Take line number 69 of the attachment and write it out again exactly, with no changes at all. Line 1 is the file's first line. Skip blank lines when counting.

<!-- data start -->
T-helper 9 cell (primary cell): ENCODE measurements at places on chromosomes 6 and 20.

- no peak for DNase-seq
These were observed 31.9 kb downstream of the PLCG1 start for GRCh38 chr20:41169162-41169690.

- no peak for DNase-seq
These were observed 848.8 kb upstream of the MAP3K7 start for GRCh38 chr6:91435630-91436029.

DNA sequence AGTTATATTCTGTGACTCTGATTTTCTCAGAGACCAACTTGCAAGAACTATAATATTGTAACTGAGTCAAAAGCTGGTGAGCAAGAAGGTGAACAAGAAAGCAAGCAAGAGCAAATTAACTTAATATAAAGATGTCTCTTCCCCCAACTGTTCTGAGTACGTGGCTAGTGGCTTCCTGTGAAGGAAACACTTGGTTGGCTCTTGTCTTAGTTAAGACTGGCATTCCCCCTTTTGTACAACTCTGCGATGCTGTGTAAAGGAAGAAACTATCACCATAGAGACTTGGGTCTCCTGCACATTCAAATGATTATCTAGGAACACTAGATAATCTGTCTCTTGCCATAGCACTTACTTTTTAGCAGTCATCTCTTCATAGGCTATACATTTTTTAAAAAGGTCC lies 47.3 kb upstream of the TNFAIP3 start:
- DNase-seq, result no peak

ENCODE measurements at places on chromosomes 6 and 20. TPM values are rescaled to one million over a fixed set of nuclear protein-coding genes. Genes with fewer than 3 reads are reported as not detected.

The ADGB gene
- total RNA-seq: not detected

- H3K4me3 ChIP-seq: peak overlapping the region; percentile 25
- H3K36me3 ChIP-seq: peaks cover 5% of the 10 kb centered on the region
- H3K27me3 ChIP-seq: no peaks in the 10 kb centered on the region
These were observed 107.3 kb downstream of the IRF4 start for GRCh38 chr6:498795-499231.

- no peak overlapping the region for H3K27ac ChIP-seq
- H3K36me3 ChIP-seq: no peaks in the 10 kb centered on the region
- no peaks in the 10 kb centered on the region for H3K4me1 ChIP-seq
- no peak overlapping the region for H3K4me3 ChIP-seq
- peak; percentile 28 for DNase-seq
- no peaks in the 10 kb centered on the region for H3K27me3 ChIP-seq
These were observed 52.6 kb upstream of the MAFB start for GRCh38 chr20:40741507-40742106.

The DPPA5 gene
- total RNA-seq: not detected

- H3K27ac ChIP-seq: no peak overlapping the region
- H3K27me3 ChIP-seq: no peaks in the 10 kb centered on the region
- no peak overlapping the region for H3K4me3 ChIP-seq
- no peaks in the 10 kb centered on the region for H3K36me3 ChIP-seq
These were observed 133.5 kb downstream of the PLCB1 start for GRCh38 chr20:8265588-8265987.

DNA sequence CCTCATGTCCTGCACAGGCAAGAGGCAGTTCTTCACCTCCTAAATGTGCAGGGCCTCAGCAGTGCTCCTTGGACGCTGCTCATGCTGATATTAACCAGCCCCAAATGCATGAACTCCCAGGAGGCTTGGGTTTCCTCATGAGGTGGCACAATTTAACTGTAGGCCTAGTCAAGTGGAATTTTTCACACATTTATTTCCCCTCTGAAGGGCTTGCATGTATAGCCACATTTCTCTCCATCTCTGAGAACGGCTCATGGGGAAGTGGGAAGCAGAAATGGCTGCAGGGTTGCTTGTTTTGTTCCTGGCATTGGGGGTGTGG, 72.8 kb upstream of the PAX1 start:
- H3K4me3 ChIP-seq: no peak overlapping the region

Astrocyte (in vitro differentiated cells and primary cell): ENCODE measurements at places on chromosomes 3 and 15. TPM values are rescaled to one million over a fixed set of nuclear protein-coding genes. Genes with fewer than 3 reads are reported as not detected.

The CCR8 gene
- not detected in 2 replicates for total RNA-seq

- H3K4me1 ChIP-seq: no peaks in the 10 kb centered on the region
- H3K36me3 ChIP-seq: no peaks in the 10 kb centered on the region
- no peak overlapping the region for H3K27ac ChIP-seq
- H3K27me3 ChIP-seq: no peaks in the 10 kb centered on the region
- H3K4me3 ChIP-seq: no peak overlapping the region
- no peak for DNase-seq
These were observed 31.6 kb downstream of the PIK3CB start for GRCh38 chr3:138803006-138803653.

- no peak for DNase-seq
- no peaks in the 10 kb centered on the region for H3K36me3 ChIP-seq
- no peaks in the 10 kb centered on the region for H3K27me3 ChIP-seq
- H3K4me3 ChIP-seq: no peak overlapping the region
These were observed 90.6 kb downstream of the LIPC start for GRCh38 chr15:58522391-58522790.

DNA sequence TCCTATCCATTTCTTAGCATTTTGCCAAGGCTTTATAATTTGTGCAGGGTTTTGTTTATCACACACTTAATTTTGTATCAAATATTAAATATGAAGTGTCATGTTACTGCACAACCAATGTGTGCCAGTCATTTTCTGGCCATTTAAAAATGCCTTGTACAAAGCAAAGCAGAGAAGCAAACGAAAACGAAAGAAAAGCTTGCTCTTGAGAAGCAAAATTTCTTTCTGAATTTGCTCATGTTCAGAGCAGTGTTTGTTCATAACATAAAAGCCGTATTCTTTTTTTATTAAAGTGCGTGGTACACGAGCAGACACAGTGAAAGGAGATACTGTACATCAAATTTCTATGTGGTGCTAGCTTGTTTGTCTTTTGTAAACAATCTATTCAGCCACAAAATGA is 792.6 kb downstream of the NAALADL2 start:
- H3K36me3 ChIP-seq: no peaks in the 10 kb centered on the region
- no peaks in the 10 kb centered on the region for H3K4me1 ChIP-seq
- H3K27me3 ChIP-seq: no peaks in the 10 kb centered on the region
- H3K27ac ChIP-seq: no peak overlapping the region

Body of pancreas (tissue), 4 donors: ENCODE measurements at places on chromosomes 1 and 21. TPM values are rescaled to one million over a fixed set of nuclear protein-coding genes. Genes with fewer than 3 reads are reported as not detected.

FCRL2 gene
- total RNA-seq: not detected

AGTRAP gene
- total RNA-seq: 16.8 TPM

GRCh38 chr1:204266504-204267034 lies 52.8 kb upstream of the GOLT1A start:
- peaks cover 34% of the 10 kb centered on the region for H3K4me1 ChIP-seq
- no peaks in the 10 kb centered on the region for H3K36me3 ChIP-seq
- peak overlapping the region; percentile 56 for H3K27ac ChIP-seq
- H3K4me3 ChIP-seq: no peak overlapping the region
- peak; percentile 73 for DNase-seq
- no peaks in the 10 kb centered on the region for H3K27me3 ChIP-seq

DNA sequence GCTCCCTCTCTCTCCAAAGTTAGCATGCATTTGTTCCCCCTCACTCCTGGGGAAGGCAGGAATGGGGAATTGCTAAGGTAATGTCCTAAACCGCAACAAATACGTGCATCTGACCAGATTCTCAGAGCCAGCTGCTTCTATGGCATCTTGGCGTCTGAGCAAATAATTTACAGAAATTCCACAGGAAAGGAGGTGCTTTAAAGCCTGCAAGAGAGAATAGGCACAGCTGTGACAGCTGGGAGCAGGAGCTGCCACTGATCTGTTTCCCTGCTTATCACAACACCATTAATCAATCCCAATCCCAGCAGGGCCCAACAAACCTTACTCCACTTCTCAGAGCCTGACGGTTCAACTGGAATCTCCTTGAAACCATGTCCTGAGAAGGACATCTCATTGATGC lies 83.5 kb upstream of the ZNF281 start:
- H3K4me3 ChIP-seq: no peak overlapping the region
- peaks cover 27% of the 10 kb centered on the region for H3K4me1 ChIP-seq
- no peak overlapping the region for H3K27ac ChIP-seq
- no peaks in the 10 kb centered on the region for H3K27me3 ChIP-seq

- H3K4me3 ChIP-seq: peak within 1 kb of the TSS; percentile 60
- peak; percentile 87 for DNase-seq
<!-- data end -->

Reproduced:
- peak; percentile 87 for DNase-seq